In May 2023, the Hawaiʻi State Senate passed a resolution that designates August 8th as Hawaiian Honeycreeper Celebration Day. The Hawaiian Honeycreeper is a subfamily of finches that made their way to the Hawaiian Islands 7.2 million years ago during the formation of Niʻihau and Kauaʻi islands. When Oʻahu began to form between 4 and 2.5 million years ago, the blank canvas of molten rock allowed these birds to explore and create major divergences in the Hawaiian Honeycreeper species. The subsequent evolutionary changes made all 50+ known species endemic to the Islands. 

Today, only 17 species remain, with a few species having less than 200 individuals alive. And many of these living only on one specific island. A sad story indeed:

Honeycreeper diversity

Adaptive radiation leading to great diversity.

As humans and other plants and animals (including mosquitos) came to the Hawaiian Islands, their survival has come into question. There are now only seventeen species of Hawaiian Honeycreepers left, and they are in grave danger of becoming fully extinct. Some died off already a century ago, from overharvesting. The image below shows a traditional cape, that needed the lives of 80.000 birds. Not smart to do if there are so few of each species.

The main reason for Hawaii to become bird extinction capital of the world, is a parasite: Avian Malaria.

Temperature and elevation affect the distribution and intensity of avian malaria in Hawaii. Climate change is aiding the rapid movement of disease into disease-free forests. At low elevations, mosquitoes breed year-round, and disease transmission is too intense for most native bird species to persist. At mid-elevations, up to 1500 m, disease is more seasonal, and some native species persist. Only at the highest elevation forests, above 1500 m, are temperatures too cool for mosquitoes and the malaria parasite to develop, resulting in forest habitat with little to no disease transmission. However, climate change is allowing mosquito populations to invade new areas, increasing disease distribution across the Hawaiian Islands.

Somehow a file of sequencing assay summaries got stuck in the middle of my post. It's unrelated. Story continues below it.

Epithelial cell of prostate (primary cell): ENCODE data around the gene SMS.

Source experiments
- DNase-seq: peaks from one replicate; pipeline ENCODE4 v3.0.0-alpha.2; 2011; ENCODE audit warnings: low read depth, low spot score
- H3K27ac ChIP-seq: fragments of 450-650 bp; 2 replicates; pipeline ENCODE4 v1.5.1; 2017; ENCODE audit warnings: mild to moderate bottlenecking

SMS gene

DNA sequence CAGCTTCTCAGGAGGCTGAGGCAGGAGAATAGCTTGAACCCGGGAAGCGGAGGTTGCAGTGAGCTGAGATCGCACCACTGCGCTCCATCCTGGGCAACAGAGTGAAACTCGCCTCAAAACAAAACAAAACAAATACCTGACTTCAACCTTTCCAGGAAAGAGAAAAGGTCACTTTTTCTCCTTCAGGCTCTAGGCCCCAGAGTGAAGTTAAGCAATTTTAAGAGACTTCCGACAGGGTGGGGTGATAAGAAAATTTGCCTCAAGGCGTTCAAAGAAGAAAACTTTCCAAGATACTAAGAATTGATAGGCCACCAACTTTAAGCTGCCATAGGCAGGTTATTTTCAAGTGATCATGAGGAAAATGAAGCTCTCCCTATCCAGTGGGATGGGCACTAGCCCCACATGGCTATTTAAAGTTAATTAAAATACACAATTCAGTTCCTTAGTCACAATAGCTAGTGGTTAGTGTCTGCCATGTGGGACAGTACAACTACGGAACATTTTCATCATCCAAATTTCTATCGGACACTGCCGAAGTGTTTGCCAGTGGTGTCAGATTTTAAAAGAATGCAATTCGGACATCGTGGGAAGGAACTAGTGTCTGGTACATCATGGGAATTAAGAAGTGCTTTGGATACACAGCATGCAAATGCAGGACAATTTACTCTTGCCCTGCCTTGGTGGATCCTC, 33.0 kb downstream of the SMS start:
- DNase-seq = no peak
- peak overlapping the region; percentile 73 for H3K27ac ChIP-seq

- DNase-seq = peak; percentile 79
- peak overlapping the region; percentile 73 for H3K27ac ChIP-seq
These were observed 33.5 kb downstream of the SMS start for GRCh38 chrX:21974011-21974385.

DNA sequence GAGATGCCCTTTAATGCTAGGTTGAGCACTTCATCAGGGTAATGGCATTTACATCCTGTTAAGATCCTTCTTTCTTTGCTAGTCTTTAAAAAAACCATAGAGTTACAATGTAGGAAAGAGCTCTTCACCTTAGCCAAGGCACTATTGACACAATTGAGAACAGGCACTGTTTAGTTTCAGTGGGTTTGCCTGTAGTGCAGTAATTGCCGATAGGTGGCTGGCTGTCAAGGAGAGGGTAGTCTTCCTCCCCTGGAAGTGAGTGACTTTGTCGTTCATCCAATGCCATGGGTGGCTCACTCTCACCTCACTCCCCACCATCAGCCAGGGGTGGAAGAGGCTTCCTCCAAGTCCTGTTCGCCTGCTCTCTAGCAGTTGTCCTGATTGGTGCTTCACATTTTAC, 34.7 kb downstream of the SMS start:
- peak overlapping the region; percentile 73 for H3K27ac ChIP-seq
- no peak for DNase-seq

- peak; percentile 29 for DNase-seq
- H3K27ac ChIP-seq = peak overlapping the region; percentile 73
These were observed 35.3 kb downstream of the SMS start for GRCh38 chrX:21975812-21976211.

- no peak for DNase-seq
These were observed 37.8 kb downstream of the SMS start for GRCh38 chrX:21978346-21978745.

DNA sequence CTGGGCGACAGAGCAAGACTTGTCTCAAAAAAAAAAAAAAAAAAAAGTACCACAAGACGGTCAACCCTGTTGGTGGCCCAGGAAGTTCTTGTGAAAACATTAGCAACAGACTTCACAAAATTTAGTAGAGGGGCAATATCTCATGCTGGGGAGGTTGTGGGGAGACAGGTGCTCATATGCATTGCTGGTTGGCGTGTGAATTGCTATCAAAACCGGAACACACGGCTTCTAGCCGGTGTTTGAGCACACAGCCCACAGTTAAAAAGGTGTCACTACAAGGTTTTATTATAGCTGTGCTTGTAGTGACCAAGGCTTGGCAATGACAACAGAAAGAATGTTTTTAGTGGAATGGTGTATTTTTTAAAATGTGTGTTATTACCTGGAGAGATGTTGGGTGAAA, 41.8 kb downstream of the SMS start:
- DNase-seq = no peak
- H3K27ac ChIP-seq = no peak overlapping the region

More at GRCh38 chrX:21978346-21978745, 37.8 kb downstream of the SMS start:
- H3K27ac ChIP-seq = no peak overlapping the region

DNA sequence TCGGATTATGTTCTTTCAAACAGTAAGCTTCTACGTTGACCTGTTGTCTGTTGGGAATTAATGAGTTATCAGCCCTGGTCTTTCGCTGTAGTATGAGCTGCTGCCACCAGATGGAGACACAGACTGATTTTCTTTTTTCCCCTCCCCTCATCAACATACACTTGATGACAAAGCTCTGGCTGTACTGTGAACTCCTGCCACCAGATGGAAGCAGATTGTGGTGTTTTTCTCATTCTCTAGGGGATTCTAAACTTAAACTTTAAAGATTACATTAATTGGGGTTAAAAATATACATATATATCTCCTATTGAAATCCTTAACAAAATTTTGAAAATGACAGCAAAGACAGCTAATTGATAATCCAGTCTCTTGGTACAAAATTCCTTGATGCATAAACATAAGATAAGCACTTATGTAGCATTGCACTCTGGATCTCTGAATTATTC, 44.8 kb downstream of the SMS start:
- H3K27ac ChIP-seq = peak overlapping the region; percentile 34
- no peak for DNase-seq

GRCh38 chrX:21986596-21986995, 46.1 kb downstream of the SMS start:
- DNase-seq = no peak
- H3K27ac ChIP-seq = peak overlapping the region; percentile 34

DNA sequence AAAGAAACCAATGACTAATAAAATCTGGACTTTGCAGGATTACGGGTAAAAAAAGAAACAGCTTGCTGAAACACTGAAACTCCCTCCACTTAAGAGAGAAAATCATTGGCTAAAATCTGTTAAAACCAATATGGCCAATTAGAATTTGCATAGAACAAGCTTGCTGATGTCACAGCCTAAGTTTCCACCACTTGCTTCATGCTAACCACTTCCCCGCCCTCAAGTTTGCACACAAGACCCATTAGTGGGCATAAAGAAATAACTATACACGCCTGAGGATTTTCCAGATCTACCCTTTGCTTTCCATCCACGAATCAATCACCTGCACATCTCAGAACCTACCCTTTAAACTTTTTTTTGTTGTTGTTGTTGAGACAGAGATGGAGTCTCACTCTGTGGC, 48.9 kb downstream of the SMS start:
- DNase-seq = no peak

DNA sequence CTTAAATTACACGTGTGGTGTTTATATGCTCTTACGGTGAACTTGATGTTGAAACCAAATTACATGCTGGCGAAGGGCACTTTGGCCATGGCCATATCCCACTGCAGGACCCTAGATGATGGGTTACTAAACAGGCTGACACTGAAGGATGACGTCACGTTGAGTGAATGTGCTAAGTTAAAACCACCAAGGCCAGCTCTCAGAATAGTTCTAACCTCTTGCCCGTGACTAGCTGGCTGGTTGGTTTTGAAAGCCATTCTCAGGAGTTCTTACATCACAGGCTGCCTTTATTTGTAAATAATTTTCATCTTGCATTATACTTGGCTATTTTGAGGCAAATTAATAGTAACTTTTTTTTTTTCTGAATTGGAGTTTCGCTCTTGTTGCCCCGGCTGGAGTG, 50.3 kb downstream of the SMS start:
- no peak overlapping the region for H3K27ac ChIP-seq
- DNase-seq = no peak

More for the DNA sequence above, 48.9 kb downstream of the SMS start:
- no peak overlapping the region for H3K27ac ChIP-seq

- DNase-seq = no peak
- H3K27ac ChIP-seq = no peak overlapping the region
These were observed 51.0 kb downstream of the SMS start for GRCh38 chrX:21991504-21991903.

Luckily a lot of the pristine forest is protected and still is to be found. We hiked up in search of these very special birds that feed on nectar, from flowering trees:

After a few days searching we were finally in the right high altitude habitat… and there it was: the stunning Liwi

In flight they sound like a woodpecker flying by. When seated they are so weird looking. I had never seen anything like it.

This concluded the trip. Hawaii is not a destination I would have thought to want to visit. But O boy did its diversity in habitats and scarce but special wildlife make us want to go back…

Big thanks to Medtronic for making this possible!!


  1. marc van ginderdeuren

    When your forest walker (‘woudloper’) had 10 years, HIS grandfather told him about Hawaï, beïng “the paradise on earth”. Was he right?

  2. Cool man! Weer zo, zo sferig in beeld gebracht! Die honeycreepers echt zo’n triest verhaal! Avian malaria…ook dat nog! Albatrossen in een free cage beschermt tegen knaagdierengespuis…het tegenovergestelde van Gaza zeg maar…en dat voor vogels! Peter Harrison zal hier wel ergens een gouden steentje hebben bijgedragen om dat te realiseren.